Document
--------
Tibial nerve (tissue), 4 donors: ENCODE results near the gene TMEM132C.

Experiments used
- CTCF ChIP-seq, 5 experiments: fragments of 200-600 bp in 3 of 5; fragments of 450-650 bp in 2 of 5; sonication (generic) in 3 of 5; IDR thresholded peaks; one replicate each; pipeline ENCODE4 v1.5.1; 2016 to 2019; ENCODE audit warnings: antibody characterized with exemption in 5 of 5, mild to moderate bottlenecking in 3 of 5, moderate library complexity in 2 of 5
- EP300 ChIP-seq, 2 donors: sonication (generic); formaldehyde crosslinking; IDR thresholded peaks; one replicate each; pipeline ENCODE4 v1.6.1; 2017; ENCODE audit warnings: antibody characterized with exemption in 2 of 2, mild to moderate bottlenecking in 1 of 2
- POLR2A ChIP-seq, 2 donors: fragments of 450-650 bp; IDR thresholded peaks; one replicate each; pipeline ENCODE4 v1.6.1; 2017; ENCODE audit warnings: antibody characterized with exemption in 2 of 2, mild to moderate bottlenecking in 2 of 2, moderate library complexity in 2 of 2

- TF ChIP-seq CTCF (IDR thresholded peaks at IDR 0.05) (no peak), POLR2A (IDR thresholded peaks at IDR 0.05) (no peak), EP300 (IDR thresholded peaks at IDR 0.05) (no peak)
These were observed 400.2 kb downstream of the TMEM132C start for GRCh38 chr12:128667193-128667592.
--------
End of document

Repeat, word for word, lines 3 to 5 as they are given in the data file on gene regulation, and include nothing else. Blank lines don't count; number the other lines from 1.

- CTCF ChIP-seq, 5 experiments: fragments of 200-600 bp in 3 of 5; fragments of 450-650 bp in 2 of 5; sonication (generic) in 3 of 5; IDR thresholded peaks; one replicate each; pipeline ENCODE4 v1.5.1; 2016 to 2019; ENCODE audit warnings: antibody characterized with exemption in 5 of 5, mild to moderate bottlenecking in 3 of 5, moderate library complexity in 2 of 5
- EP300 ChIP-seq, 2 donors: sonication (generic); formaldehyde crosslinking; IDR thresholded peaks; one replicate each; pipeline ENCODE4 v1.6.1; 2017; ENCODE audit warnings: antibody characterized with exemption in 2 of 2, mild to moderate bottlenecking in 1 of 2
- POLR2A ChIP-seq, 2 donors: fragments of 450-650 bp; IDR thresholded peaks; one replicate each; pipeline ENCODE4 v1.6.1; 2017; ENCODE audit warnings: antibody characterized with exemption in 2 of 2, mild to moderate bottlenecking in 2 of 2, moderate library complexity in 2 of 2